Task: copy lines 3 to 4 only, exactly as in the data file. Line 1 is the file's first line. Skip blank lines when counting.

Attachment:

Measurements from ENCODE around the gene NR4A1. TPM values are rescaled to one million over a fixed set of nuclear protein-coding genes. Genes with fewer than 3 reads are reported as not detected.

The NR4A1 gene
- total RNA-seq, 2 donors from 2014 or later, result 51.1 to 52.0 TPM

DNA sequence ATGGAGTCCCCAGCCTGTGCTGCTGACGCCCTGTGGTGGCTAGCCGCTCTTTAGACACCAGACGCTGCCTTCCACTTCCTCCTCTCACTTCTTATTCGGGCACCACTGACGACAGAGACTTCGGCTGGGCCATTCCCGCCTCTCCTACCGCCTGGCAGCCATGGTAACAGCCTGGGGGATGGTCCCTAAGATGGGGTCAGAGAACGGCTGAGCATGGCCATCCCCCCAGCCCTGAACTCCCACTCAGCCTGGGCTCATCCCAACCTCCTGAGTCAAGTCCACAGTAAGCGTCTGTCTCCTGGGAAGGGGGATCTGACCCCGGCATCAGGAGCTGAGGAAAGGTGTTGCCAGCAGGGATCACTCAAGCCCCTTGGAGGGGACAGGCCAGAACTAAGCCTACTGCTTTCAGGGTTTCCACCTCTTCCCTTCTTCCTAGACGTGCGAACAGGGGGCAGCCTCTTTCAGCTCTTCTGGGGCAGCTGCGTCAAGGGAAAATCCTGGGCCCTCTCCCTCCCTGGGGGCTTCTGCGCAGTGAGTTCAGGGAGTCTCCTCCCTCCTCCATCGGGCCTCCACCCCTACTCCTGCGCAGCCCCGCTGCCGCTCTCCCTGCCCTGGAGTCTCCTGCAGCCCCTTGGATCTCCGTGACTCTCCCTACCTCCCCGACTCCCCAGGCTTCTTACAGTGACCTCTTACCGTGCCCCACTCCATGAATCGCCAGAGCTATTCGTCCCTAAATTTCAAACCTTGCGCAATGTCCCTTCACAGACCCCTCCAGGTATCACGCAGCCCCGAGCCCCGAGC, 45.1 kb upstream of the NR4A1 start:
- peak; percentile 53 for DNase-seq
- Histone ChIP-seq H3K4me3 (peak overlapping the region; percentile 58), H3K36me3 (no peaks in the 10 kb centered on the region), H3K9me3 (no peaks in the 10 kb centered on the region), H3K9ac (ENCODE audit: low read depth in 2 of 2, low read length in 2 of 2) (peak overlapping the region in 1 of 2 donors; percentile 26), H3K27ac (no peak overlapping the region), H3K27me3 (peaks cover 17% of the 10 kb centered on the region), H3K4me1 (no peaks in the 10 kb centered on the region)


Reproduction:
- total RNA-seq, 2 donors from 2014 or later, result 51.1 to 52.0 TPM

DNA sequence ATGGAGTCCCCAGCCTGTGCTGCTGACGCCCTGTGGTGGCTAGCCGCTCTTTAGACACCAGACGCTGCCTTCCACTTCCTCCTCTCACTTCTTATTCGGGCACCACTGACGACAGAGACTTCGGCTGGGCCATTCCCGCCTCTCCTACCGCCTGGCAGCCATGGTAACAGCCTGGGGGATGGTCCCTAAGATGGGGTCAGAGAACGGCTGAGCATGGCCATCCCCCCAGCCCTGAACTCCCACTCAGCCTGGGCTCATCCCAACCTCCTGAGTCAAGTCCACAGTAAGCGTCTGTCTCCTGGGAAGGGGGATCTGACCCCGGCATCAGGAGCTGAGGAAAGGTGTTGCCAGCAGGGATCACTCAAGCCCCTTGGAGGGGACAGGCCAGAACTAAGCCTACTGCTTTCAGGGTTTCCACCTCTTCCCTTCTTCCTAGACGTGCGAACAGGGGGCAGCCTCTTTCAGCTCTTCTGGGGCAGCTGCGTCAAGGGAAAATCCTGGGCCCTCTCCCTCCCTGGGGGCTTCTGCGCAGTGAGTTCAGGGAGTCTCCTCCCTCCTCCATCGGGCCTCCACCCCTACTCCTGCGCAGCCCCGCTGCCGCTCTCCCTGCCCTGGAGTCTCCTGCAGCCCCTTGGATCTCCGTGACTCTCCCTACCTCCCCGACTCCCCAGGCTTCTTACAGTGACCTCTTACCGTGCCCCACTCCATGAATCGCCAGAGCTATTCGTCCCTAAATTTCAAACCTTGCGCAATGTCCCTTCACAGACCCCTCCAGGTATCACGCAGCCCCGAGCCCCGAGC, 45.1 kb upstream of the NR4A1 start: